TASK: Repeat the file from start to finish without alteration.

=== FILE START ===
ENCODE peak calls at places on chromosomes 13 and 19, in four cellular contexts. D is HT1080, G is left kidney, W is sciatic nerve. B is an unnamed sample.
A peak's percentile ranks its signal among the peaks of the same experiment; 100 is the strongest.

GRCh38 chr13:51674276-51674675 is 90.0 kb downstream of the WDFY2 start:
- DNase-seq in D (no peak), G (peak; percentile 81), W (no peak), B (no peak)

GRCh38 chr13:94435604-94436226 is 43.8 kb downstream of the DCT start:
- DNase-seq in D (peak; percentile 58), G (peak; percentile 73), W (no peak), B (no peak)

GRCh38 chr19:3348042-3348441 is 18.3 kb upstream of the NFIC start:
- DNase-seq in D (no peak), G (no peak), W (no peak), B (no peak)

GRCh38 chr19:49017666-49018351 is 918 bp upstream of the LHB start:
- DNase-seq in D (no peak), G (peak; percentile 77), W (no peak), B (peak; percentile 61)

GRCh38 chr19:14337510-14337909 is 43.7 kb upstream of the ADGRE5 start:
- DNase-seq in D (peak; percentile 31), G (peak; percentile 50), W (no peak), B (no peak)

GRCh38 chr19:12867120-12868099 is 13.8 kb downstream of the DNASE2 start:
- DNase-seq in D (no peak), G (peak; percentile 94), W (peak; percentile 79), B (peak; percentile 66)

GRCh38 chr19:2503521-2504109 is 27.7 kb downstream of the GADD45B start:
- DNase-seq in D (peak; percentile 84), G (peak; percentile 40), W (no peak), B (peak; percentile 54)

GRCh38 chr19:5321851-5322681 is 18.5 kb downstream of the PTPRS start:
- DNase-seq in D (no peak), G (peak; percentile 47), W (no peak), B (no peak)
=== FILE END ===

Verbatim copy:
ENCODE peak calls at places on chromosomes 13 and 19, in four cellular contexts. D is HT1080, G is left kidney, W is sciatic nerve. B is an unnamed sample.
A peak's percentile ranks its signal among the peaks of the same experiment; 100 is the strongest.

GRCh38 chr13:51674276-51674675 is 90.0 kb downstream of the WDFY2 start:
- DNase-seq in D (no peak), G (peak; percentile 81), W (no peak), B (no peak)

GRCh38 chr13:94435604-94436226 is 43.8 kb downstream of the DCT start:
- DNase-seq in D (peak; percentile 58), G (peak; percentile 73), W (no peak), B (no peak)

GRCh38 chr19:3348042-3348441 is 18.3 kb upstream of the NFIC start:
- DNase-seq in D (no peak), G (no peak), W (no peak), B (no peak)

GRCh38 chr19:49017666-49018351 is 918 bp upstream of the LHB start:
- DNase-seq in D (no peak), G (peak; percentile 77), W (no peak), B (peak; percentile 61)

GRCh38 chr19:14337510-14337909 is 43.7 kb upstream of the ADGRE5 start:
- DNase-seq in D (peak; percentile 31), G (peak; percentile 50), W (no peak), B (no peak)

GRCh38 chr19:12867120-12868099 is 13.8 kb downstream of the DNASE2 start:
- DNase-seq in D (no peak), G (peak; percentile 94), W (peak; percentile 79), B (peak; percentile 66)

GRCh38 chr19:2503521-2504109 is 27.7 kb downstream of the GADD45B start:
- DNase-seq in D (peak; percentile 84), G (peak; percentile 40), W (no peak), B (peak; percentile 54)

GRCh38 chr19:5321851-5322681 is 18.5 kb downstream of the PTPRS start:
- DNase-seq in D (no peak), G (peak; percentile 47), W (no peak), B (no peak)